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A baby boy born last April got DNA from 3 parents in a procedure that's illegal in the US

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This is great news and a huge deal. It's revolutionary.
Dusko Ilic, King's College London

A Jordanian couple wanted to have kids, but the mother carried the genes for Leigh syndrome, a deadly neurological illness that killed her first two children.

But thanks to an unusual technique that allowed her child to bear three people's DNA, she was able to give birth to a healthy baby boy in April, New Scientist revealed on Tuesday. 

Procedure illegal in the US

The mutation that leads to Leigh syndrome is based in the cell's mitochondria, as opposed to the nucleus where most DNA is stored.  

The couple turned to John Zhang, medical director of the New Hope Fertility Clinic in New York City, for expert help.

The family had to reject one option, since it would involve destroying embryos, which their Muslim beliefs forbade. So Zhang had to perform a procedure that's illegal in the United States, called spindle nuclear transfer.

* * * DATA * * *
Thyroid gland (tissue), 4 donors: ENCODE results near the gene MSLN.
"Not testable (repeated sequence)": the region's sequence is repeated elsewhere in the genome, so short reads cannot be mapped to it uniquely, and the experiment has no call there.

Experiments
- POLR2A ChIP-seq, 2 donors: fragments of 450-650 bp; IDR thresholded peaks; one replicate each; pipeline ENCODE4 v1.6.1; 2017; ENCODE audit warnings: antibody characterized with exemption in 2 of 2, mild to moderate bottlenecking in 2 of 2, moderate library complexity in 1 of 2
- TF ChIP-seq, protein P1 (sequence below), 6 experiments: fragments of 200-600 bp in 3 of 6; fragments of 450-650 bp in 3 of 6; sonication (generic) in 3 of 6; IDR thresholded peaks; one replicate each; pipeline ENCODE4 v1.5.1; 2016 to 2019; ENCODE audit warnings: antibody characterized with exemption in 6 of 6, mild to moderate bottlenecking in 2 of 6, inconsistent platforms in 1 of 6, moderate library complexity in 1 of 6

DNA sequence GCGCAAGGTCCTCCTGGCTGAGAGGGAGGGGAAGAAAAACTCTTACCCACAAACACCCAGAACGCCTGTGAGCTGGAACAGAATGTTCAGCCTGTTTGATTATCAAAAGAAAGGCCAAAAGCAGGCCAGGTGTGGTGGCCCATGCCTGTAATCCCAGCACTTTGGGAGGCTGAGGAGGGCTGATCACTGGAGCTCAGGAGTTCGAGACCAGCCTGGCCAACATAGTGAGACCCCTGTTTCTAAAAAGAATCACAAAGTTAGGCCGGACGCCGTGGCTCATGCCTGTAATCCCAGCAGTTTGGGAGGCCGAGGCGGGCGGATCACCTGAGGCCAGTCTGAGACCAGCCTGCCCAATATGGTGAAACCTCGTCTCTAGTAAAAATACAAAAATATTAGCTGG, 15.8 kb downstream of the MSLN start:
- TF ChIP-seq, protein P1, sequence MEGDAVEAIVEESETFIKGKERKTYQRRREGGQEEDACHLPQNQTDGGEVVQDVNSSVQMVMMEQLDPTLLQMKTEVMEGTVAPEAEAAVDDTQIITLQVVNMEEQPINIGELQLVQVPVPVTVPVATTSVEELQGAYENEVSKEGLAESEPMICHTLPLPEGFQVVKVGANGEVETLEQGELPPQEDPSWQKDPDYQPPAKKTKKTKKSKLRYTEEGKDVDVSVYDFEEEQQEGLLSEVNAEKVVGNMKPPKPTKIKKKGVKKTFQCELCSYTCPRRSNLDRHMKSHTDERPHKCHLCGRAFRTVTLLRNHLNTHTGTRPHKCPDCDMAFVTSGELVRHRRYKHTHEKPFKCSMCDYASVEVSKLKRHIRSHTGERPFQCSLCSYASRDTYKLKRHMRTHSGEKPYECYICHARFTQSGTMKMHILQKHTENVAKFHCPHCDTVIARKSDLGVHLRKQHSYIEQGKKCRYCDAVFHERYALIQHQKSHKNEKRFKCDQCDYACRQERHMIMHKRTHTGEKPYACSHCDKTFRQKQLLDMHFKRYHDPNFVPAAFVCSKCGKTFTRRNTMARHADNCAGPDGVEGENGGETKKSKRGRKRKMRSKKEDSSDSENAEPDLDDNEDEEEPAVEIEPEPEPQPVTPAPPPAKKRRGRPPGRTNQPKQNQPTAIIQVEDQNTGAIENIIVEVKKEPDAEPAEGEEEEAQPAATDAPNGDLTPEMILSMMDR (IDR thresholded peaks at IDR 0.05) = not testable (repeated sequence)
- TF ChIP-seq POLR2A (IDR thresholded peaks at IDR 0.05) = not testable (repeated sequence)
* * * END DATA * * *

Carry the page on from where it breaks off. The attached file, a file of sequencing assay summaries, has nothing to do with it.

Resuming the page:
To save lives is the ethical thing to do.
John Zhang, New Hope Fertility Clinic

How spindle nuclear transfer works

In spindle nuclear transfer, DNA is taken from the nucleus of the birth mother's egg and combined with the mitochondria of a donor's egg, and then fertilized with sperm from the father.

This procedure made five embryos. Only one developed normally, and the baby was born in April.

If this worked, why is it illegal?

Doctors experimented with the technique in the 1990s, but the babies developed genetic disorders and spindle nuclear transfer was banned by the FDA.

While the U.S. National Academy of Sciences approves of the procedure, Congress has blocked the FDA from allowing it, Science magazine reports

And in this case, risks still exist. Less than 1 percent of the baby's cells carry the Leigh syndrome mutation, which scientists hope is not enough to trigger any symptoms. 

Just because this was done in Mexico doesn't mean it was not done ethically.
Jacques Cohen, who advised Zhang

Other scientists have questions about the procedure, saying the lack of oversight makes it hard to determine whether or not it actually worked. 

Proponents of the procedure say the lack of oversight is a result of Congress making the procedure illegal in the United States -- forcing hopeful parents to go to jurisdictions beyond FDA control.

Should procedures like this be allowed in the US?

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